Re: Wolfram, meet Stefan and Boltzmann

*To*: mathgroup at smc.vnet.net*Subject*: [mg117501] Re: Wolfram, meet Stefan and Boltzmann*From*: DrMajorBob <btreat1 at austin.rr.com>*Date*: Mon, 21 Mar 2011 06:13:46 -0500 (EST)

"Antiderivative" was certainly in use when I studied calculus in the early 1970s. I think it is the better word when it refers to a function with a name or formula, where "indefinite integral" may be more general, but less satisfying. The difference is informal, I think, more connotation than definition. Bobby On Sun, 20 Mar 2011 04:54:05 -0500, Andrzej Kozlowski <akoz at mimuw.edu.pl> wrote: > "Anti-derivative" is a somewhat newer term than the very old "indefinite > integral" and is used particularly often in complex analysis and in more > algebraic contexts (for example differential algebras, where the word > "indefinite integral" would definitely sound unsuitable). For example > "anti-derivative" is used in the classic "Complex Analysis" by Lars > Ahlfors. > > Anti-derivative is also used in textbooks of real analysis where the > authors are particularly careful to emphasise concepts rather than > computing techniques. > For example, it is also used in Apostol's very popular "Calculus", > although it is given there as the alternative (second) choice - the > first choice being "the primitive" of a function (the word "indefinite > integral" is not even mentioned). > > Although the words "antiderivative" and "primitive" are newer than > "indefinite integral" they are not really very new - the oldest book I > have that uses these terms seems to be "The theory of functions of a > real variable" by L.M.Graves, which was published in 1946. > > One reason why the words "primitive" and "anti-derivative" are preferred > to"indefinite integral" is that they emphasise the non-trivial nature of > the fundamental theorem of calculus. To say that you can compute the > definite integral by evaluating an indefinite integral at the limits of > integration and subtracting sounds almost like a tautology; to say that > you can compute the integral of a function by finding and evaluating its > primitive, sounds like the profound result that it actually is. > > > Andrzej Kozlowski > > > On 19 Mar 2011, at 11:20, AES wrote: > >> In article <ilve3r$emn$1 at smc.vnet.net>, SigmundV <sigmundv at gmail.com> >> wrote: >> >>> It also astonished me that AES is not familiar with the term >>> 'antiderivative'. The derivative of the antiderivative is the function >>> itself. >> >> Pretty obvious what it means, of course. But: >> >> 1) "Antiderivative" doesn't appear in the New Oxford American >> Dictionary; "indefinite integral" does. >> >> 2) The MIT Math Department's online "Calculus for Beginners" course >> says: >> >> 16.1 The Antiderivative >> >> The antiderivative is the name we sometimes (rarely) give >> to the operation that goes backward from the derivative of >> a function to the function itself . . . The more common name >> for the antiderivative is the indefinite integral. This is the >> identical notion, merely a different name for it. >> >> 3) I'm 250 miles from my home library at the moment, so can't look in >> the indexes of Morse and Feshbach or comparable classics; but amazon.com >> has an online searchable listing for Courant and Hilbert, Methods of >> Mathematical Physics, and "antiderivative" doesn't appear in its index, >> or anywhere else in the book. >> >> And so on . . . >> > -- DrMajorBob at yahoo.com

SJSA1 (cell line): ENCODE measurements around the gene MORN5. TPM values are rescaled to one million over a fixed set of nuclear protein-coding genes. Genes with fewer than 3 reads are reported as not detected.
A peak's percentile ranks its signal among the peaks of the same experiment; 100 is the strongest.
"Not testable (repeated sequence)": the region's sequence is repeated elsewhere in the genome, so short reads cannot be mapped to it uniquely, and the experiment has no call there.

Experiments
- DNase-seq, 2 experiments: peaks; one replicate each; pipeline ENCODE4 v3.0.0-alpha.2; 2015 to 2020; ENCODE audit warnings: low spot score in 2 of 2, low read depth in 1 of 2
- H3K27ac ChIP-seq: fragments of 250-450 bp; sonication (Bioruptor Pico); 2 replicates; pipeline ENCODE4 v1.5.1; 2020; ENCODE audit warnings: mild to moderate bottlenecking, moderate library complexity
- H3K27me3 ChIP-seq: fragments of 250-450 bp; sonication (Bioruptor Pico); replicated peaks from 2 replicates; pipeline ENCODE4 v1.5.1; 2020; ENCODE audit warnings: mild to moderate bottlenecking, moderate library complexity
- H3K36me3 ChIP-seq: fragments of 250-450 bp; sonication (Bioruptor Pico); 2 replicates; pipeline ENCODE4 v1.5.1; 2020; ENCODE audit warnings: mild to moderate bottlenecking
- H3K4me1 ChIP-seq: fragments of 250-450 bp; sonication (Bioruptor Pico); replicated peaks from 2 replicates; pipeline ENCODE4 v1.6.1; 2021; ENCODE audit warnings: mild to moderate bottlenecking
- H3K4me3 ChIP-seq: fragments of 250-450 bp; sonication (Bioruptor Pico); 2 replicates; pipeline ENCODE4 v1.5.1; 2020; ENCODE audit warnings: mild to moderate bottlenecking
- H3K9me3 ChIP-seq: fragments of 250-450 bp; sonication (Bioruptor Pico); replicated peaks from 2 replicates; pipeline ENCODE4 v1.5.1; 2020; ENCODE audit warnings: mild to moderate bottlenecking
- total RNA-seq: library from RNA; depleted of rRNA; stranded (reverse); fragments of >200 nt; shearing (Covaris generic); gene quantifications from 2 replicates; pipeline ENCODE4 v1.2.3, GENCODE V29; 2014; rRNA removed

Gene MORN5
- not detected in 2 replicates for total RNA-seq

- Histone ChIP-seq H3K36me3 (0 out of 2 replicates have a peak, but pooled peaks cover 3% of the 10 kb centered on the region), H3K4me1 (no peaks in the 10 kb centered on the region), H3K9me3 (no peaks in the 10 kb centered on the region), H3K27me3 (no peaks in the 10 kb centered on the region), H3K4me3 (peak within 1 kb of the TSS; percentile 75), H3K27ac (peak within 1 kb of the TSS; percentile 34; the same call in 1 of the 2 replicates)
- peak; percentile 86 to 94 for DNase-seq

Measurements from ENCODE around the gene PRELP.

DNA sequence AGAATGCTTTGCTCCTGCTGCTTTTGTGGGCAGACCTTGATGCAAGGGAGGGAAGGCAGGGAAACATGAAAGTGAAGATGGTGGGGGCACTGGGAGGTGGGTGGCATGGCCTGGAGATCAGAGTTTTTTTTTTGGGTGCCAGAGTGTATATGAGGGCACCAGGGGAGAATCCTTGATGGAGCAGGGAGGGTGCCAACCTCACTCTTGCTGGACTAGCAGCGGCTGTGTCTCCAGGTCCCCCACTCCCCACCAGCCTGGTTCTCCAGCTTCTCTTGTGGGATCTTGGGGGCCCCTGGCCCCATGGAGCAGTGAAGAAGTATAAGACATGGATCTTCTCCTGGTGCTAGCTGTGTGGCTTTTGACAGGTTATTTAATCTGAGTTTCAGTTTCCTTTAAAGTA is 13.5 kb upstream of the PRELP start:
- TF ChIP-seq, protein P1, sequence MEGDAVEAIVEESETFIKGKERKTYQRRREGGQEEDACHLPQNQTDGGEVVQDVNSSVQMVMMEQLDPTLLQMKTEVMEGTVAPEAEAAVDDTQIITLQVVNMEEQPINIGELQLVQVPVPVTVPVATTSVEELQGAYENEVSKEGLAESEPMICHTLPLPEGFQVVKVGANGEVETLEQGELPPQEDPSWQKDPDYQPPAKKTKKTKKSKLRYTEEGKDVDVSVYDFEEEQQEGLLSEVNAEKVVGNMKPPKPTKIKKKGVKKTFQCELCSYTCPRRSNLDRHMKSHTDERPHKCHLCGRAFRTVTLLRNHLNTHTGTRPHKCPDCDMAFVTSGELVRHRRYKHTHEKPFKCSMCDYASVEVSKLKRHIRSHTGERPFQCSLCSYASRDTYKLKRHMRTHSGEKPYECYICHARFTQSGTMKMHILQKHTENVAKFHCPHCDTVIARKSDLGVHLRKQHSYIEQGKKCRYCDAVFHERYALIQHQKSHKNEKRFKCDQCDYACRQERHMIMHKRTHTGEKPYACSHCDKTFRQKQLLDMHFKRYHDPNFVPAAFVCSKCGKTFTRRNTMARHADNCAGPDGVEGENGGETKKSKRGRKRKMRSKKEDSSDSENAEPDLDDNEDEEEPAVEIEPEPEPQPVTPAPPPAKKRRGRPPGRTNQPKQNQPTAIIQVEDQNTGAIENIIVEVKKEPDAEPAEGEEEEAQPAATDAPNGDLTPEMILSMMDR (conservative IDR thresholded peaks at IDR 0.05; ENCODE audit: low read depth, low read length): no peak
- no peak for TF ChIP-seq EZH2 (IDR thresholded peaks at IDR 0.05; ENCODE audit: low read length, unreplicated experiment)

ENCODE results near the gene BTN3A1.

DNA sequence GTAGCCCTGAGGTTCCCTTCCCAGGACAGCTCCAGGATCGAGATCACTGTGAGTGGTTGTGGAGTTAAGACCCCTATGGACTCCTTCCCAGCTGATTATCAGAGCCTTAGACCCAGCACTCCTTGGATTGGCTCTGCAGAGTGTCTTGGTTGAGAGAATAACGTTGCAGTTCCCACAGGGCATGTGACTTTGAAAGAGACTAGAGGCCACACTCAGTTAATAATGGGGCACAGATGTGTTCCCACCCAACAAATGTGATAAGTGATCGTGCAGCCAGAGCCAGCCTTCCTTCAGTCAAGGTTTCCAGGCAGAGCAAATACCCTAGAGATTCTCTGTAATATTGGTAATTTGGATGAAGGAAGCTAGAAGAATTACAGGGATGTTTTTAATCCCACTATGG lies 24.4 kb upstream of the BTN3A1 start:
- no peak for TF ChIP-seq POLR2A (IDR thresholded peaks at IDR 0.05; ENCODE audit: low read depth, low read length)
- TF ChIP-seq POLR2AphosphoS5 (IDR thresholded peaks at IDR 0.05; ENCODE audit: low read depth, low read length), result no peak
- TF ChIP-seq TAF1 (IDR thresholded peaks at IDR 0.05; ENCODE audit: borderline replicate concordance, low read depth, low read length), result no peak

**Re: PopupWindow vs EventHandler**

**Re: StreamPlot or streamlines in 3D?**

**Re: Wolfram, meet Stefan and Boltzmann**

**Re: Wolfram, meet Stefan and Boltzmann**